Do you enter into a binding written contract with a client before doing any billable work?

Last updated by Chloe Lin [SSW] 17 days ago.See history

Before you engage in any billable work, the two parties must enter into a binding written contract. This ensures contractual obligations are clear on both sides, mitigating the potential for disagreements down the line and protecting both you and the client in the event of a disagreement. Binding contracts can take the form of Terms and Conditions, Emails and Instant Messenger or even verbal agreements.

  • Terms and Conditions - A signed copy of standard Terms and Conditions are mandatory before billable work commences as they explain the terms on which you work and the rates which will be billed. Some clients may also have their own set of Terms and Conditions which you should consider signing if agreeable. It is also common for clients to ask you to sign a Non-Disclosure Agreement (NDA) which you should always consider. Long term clients should re-sign the Terms and Conditions every couple of years. Signed Terms and Conditions should be stored in your CRM system against the relevant client (you could enter it in as an attachment to a note).
  • Proposals - At the conclusion of a Specification Review, you should provide a proposal to the client. This will include all of the relevant information you have discovered during the Specification Review process. The proposal may take the form of a PowerPoint presentation (preferred) or a Word doc. However, the proposal is not a contract. It does not supersede the Terms and Conditions. In effect, the proposal is a sales document which describes broadly the scope of the work to be done and your capacity to complete that work. In an Agile project, it is not a working document from which the project is managed. The project will generally be managed using Scrum, with a backlog in GitHub or Azure DevOps.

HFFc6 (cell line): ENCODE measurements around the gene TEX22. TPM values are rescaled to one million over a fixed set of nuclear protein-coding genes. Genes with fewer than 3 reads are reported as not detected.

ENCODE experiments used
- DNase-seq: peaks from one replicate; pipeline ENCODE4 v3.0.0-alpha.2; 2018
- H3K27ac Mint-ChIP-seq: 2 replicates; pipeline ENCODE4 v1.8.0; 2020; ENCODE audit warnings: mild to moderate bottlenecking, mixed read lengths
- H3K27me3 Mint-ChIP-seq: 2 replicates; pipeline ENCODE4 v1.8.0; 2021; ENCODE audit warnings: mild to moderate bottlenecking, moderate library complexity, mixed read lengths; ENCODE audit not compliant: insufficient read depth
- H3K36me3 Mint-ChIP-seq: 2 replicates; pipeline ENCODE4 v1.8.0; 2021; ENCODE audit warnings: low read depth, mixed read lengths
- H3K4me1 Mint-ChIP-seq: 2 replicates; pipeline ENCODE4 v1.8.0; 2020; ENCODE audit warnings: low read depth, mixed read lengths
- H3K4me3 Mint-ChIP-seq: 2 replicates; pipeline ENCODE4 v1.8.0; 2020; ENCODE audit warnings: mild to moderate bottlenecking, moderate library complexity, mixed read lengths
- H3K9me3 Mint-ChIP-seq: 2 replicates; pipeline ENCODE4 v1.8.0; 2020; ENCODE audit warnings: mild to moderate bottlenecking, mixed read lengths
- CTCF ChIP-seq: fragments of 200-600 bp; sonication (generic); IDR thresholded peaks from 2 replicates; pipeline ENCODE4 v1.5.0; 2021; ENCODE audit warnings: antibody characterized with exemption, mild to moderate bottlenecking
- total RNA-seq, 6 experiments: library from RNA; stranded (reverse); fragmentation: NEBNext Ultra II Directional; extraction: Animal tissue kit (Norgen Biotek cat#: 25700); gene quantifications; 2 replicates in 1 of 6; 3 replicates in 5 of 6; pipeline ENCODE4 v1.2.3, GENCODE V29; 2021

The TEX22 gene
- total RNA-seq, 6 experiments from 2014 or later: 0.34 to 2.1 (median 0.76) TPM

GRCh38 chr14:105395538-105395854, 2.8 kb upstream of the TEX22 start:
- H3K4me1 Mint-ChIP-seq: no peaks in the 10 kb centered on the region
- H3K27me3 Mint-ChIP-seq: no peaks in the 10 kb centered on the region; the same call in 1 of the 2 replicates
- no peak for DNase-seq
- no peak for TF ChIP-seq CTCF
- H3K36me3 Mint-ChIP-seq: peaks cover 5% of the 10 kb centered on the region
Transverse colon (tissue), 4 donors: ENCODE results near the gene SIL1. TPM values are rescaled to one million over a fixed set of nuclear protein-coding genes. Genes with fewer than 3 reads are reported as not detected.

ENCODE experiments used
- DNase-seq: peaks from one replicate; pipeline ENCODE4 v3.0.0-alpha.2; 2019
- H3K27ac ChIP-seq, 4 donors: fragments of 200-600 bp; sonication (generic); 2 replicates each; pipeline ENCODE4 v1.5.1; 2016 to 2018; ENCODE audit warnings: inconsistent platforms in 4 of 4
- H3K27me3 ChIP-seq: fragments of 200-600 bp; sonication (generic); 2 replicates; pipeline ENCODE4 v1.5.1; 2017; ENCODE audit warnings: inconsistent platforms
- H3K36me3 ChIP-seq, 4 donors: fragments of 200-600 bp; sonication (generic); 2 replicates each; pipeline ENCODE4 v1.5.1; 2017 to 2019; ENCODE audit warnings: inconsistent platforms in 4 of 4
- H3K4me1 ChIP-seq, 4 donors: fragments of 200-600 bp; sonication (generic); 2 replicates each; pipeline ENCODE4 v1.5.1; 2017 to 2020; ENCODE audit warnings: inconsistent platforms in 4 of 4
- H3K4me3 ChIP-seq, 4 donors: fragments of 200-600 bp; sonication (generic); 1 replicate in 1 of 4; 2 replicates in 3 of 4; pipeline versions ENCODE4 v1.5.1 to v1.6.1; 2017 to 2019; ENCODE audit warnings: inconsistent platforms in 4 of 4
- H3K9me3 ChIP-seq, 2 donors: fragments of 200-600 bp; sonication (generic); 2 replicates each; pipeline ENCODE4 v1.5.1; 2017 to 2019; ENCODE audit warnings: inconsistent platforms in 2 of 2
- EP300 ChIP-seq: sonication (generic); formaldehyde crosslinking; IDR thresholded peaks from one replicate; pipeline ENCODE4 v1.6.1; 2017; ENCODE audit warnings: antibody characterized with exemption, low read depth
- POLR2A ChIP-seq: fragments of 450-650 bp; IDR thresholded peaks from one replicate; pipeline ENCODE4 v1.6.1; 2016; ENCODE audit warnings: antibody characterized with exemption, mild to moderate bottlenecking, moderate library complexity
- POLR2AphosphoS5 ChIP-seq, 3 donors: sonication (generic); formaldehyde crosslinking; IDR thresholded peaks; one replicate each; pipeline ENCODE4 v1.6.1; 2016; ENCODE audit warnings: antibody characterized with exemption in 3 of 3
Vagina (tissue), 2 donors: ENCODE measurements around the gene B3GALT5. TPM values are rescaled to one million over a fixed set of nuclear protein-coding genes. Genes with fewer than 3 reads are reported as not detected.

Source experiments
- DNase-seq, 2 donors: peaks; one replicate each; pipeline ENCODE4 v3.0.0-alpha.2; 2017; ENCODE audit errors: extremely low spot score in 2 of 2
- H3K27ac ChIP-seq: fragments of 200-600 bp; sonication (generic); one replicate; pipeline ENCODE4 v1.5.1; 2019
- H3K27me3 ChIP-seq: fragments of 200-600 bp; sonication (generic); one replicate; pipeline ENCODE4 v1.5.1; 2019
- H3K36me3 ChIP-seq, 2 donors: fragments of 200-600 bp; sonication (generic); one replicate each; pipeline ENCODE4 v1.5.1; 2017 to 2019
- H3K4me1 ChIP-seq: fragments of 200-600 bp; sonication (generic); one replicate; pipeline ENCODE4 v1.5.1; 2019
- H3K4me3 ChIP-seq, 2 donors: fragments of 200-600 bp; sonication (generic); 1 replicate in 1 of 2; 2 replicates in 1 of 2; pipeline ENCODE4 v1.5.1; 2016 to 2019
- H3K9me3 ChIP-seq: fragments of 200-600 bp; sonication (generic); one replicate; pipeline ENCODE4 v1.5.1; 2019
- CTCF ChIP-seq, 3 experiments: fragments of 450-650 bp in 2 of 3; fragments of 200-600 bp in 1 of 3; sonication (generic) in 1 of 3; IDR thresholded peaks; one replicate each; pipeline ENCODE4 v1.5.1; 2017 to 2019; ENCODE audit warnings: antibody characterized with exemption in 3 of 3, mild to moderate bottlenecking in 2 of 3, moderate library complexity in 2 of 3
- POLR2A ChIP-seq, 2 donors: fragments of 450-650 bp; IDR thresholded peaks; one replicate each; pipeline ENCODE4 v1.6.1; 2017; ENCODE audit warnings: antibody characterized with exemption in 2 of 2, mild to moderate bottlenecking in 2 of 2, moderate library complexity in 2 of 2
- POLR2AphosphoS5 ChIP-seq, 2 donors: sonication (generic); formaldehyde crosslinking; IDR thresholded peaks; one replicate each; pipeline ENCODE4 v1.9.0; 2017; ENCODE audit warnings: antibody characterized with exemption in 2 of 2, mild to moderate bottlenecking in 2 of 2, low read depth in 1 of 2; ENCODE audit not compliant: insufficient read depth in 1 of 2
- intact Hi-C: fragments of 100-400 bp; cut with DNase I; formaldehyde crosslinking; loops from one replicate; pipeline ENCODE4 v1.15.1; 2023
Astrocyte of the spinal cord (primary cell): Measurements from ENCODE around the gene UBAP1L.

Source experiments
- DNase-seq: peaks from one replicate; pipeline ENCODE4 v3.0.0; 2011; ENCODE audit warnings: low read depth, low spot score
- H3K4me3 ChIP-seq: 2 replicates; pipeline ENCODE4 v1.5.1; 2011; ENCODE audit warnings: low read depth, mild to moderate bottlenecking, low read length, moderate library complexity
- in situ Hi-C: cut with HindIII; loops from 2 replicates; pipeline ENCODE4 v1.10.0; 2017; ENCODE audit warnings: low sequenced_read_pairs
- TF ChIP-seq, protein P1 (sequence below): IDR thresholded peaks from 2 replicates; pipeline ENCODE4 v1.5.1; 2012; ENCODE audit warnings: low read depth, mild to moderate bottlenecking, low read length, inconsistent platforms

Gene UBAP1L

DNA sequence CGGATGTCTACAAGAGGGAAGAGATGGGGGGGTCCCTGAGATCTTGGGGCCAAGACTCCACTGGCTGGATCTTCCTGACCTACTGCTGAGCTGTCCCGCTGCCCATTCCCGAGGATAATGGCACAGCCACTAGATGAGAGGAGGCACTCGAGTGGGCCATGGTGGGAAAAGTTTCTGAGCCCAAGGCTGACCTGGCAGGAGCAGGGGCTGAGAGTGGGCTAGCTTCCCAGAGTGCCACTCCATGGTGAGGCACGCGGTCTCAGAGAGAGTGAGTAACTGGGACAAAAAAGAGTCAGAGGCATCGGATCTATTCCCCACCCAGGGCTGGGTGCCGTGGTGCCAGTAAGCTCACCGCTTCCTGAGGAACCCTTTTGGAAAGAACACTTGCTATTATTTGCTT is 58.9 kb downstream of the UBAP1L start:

Note: You can learn more about using Scrum with your preferred platform with these rules:

  • Ad Hoc Emails, Instant Messenger and Verbal Agreements - The most common form of mini-contract is a confirmation email. Email and Instant Messenger are extremely useful in getting decisions confirmed quickly but it is important to follow strict standards to ensure any agreements are clear to everyone. You should not generally rely upon verbal agreements, always confirm anything agreed verbally in writing.

The following are important rules to follow:

Email, IM and (confirmed) verbal agreements are utilized extensively during a project where newly discovered work, delays, or other work outside the initial scope is required.

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